The holidays are just around the corner and that means food, friends, and family fun. But things are a little complicated this year.

Your young child is gender non-conforming and you’re wondering how to inform all the aunts, uncles, and grandmas and grandpas. They love your kid and you love them. And you want your kid to have an awesome holiday. 

First, your kid is not alone.

Nationally and here in Maine, the numbers of gender non-conforming young children are increasing — and it goes way beyond boys who like to wear dresses and girls who want short hair. At OUT Maine, we’re providing more trainings with elementary schools and educators than ever before. 

In a study at the University of Washington that followed 85 gender non-conforming youth for six years, they found that kids who exhibited “the most extreme identities” of gender expression, different from the one they were assigned at birth, would most likely be living as that gender before they reached puberty. 

What often surprises folks is that kids who eventually change their gender do so because they already have a strong sense of their identity

They know who they are. 

But if that gender doesn’t match a child’s gender assigned at birth, it can be difficult for them to build a positive self-image during their early years.

Your young child needs you as their advocate and intermediary with the family — and we’ve got some suggestions for how to bring your family members on board. 

Next, start with your child.

It’s always a good idea to prepare young children in advance for a big event — where it will be, if you’ll be traveling a long distance, who will be there, and what yummy food they can look forward to. 

Depending on how old your child is or how they present their gender, your conversation may go a few different ways. The main thing is that your child knows they can count on you to feel safe.

“What do you think you’ll want to wear to the party? Dress or pants? What will make you feel the most festive?” 

“Do you want your aunties and uncles to call you by your new name?”

Keep the tone light as you gauge your child’s feelings. They might show some hesitancy about the upcoming gathering or about sharing their new name with the family. Or maybe they’re super excited to share their new name with just a few or all of the folks who love them! If you know how your child’s really feeling, you’ll be better prepared to support them.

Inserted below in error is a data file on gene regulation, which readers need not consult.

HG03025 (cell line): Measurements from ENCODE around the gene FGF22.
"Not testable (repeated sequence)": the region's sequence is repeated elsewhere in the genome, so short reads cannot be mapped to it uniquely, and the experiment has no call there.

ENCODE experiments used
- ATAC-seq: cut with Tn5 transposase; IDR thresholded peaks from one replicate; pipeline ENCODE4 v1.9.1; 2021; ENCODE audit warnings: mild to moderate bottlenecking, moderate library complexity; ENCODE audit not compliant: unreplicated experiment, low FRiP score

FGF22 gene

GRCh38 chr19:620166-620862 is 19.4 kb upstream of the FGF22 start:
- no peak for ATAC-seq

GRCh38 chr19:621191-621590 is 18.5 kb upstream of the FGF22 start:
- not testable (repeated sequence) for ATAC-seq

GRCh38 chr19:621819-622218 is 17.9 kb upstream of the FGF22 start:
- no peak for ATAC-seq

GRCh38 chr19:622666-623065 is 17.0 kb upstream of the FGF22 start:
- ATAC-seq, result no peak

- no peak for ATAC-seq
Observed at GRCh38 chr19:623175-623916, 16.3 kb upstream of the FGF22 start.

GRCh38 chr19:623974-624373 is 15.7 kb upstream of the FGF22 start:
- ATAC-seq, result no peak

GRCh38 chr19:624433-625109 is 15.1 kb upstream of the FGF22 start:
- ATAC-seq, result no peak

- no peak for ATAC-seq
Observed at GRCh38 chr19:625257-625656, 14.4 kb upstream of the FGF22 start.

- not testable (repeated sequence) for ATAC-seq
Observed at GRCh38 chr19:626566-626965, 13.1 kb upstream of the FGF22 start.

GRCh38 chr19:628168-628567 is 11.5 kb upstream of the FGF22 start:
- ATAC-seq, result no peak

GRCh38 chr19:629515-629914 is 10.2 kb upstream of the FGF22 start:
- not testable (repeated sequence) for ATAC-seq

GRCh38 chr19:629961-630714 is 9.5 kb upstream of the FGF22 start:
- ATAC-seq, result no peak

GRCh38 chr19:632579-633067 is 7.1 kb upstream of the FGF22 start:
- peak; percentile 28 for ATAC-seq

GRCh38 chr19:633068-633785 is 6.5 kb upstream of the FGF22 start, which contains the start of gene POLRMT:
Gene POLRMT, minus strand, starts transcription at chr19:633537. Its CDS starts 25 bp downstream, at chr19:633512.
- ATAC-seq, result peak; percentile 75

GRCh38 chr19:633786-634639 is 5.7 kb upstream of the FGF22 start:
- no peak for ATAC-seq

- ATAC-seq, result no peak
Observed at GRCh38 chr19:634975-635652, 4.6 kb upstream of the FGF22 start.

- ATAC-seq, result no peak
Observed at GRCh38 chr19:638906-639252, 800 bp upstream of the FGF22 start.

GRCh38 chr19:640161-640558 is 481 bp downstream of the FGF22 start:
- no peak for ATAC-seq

Keep the focus on your love and support for your child. The goal is for them to feel safe, and feel good about being with their family. Let your child know you’ll check in with them throughout the event to be sure they’re feeling comfortable. And if things start to feel icky, how will they let you know? With a secret code? Or a whisper in the ear? 

This will be your cue to enact your exit plan. Your exit doesn’t have to be dramatic or awkward.  It might be as simple as saying you need to head home early because your child’s not feeling good (which is not a lie).

Give your child enough time to process their feelings prior to the event. There may be some mood swings leading up to an exciting day — from eager anticipation to nervous agitation — and this is normal for all kids, whether gender non-conforming or not!

Finally, talk to the allies.

And we don’t just mean LGBTQ+ allies, we mean your kid’s allies in the family. You already know who they are — those folks who are always there for a snuggle, one more story, or building with LEGOs. 

Start with a statement like: “We’re all really excited to see you this holiday, and I want to share something important that’s going on with [child’s name].”

Then get right to it. Let your family member know the important details: “[Child’s name] is gender non-conforming. What this means is ____.” 

And you’ll fill in those blanks with details like, “He’ll probably be wearing his princess dress to the party”, or “We’re using new pronouns now, __/___”, or “They wanted me to share their preferred name with you.”

Close with something like: “I know how much you love _________, which is why it felt important to share this with you. Do you have any questions for me?”

We’re guessing their first question may be…

“What if I say the wrong pronoun or use the wrong name?”

This is the number one fear of adults — getting it wrong.

Reassure your child’s ally — “We’re still learning too!” — and then give them some tips for what to do in the moment, not if, but when they say the wrong thing.

Share that mistakes definitely happen as we get used to a new name, terminology, or pronouns. Our brains are forming new neural pathways! So go easy on yourself and try to get it right the next time.

The queer youth we work with recommend three things: apologize, restate the correct name/pronoun, and move on. Don’t make a big deal about it. Don’t over-apologize. And most importantly, don’t say “This is hard for me”, because it’s not about you. 

All of this can be a lot, even for the most loving adult to take in. Invite them to take some time to process, then come back to you with more questions.

Even if your child isn’t ready to be out with the whole family, connecting with the allies is a beautiful way to build a support network for your child.

But, wait — what’s a nibling?!

Nibling is a gender-neutral term for niece or nephew, so it’s perfect vocabulary to share with the aunts and uncles. Plus, doesn’t it sound so dang cute?

Studies show that having just one understanding adult helps LGBTQ+ youth feel that they matter — and this can make a huge difference. At OUT Maine, we’re here to uplift Maine’s queer youth by building a strong safety net of supportive adults. 

Wishing you a peaceful holiday season — and if you haven’t already, click here to make a gift to OUT’s annual appeal.